Top 3 Places to Hear Short Stories on the Web

Listen to Stories Come Alive

Nothing makes a short story come alive like hearing it read aloud, especially by a professional performer or a respected author who has chosen a favorite story to share.

If you sometimes find yourself thinking, "I wish I had more time to read!" maybe it's time to explore some short story podcasts. Whether you're stuck in traffic or putting in time on the treadmill, the following podcasts offer not just great stories, but also compelling context and commentary. Once you've tried them, you'll never look at print the same.

Image courtesy of CileSun92.

Once a month, The New Yorker publishes a fiction podcast in which one famous fiction writer reads the work of another. All of the stories come from The New Yorker's archives, and all of the readers have had their own work published in the magazine. The podcasts also include a discussion with Deborah Treisman, The New Yorker's fiction editor.

The New Yorker is one of the most powerful forces in literary culture, so listening to this podcast feels partly like hearing a history lesson, and partly like eavesdropping at a really exclusive party.

One of my favorite episodes features Edwidge Danticat reading and commenting on two stories by Jamaica Kincaid. It is fascinating to hear Danticat-a formidable writer herself-talk about being "blown away" the first time she encountered Kincaid's work, when Kincaid gave a reading at the college Danticat attended. At the time, Danticat hadn't even told anyone she wanted to be a writer.

Danticat says that Kincaid's "stories are meant to be read aloud," and her enthusiasm for Kincaid's work is infectious. This is the beauty of The New Yorker Fiction Podcast: hearing some of the most talented writers on the planet detailing their appreciation for the work of others.

Price: Free.

Access: Listen online at The New Yorker. Subscribe or download at iTunes or or More »

Like The New Yorker Fiction Podcast, the Guardian Short Stories Podcast also features a famous writer reading his or her favorite short story by another writer. Each episode also includes an interview by the editor of the Guardian's Saturday Review section, Lisa Allardice.

The readers and stories featured here have not necessarily been published in the Guardian, and there's something intoxicating about knowing the entire sweep of literary history is open here. The choices span a wide range of countries and time periods. Hanif Kureishi, for example, reads Franz Kafka's "A Hunger Artist," Simon Callow reads Charles Dickens' "The Christmas Tree," and Chimimanda Ngozi Adichie reads Ama Ata Aidoo's "No Sweetness Here."

While The New Yorker places the stories in the context of a conversation between the reader and the editor, the Guardian opens directly with a reading of the story. If you want some background, you can choose to read the introductory text on the website, but the audio is designed to let you experience the story first without being influenced by the commentary.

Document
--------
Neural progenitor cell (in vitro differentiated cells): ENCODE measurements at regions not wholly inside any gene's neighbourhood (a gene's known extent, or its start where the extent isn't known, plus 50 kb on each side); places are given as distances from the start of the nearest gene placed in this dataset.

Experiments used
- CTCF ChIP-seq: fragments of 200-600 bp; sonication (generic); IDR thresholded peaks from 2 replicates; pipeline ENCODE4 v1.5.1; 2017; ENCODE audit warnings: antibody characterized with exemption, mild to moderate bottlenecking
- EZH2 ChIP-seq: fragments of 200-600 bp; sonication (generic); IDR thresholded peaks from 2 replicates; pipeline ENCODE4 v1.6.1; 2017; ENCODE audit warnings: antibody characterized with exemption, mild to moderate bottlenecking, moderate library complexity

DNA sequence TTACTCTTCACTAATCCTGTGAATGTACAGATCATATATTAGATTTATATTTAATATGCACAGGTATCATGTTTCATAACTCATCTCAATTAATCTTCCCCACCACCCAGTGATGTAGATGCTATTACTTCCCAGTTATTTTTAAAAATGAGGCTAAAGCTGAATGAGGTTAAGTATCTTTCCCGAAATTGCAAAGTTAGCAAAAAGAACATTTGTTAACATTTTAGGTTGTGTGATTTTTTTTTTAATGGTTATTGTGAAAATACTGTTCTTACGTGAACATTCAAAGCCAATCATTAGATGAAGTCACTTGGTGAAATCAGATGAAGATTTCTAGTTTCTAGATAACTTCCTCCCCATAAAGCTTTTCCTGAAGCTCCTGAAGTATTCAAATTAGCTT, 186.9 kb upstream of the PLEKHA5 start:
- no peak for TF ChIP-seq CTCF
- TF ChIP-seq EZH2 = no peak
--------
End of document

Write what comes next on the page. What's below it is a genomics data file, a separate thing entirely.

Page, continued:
Price: Free.

Access: Listen or download at the Guardian. More »

Selected Shorts is a weekly public radio program showcasing short stories. The show is broadcast on many public radio stations and is also available as a podcast. If you're in the New York City area, you can buy tickets to the live performances at Symphony Space. Live performances are occasionally scheduled for other cities, as well.

Unlike the other podcasts mentioned here, Selected Shorts emphasizes performance, not just reading. The performers are all highly regarded actors, whether from film, stage, or both. Their work isn't just a recitation-it's an interpretation, so that even if you're already familiar with the story you're listening to, you'll understand it in a new light. Selected Shorts also offers the camaraderie of hearing the laughter and applause of a live audience.

A recent episode hosted by David Sedaris focused entirely on stories by Dorothy Parker, performed by Jane Alexander, Dana Ivey, and Parker Posey. Selected Shorts features considerably less commentary than the other podcasts, but Sedaris's simple observation that "today we're relishing Dorothy Parker" left me pondering his perfect word choice for hours afterward. "Relishing" seems just exactly the way one experiences Dorothy Parker.

Price: Free for the five most recent episodes. $1-$28 for additional stories and collections.

Access: Use the Public Radio International Program Finder to check your local public radio schedule for Selected Shorts. Subscribe, listen to the five most recent episodes, or download the current episode at the Selected Shorts website. Purchase single stories and collections at the Symphony Space store. More »

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Your Citation
Sustana, Catherine. "Top 3 Places to Hear Short Stories on the Web." ThoughtCo, Nov. 30, 2014, Sustana, Catherine. (2014, November 30). Top 3 Places to Hear Short Stories on the Web. Retrieved from Sustana, Catherine. "Top 3 Places to Hear Short Stories on the Web." ThoughtCo. (accessed November 24, 2017).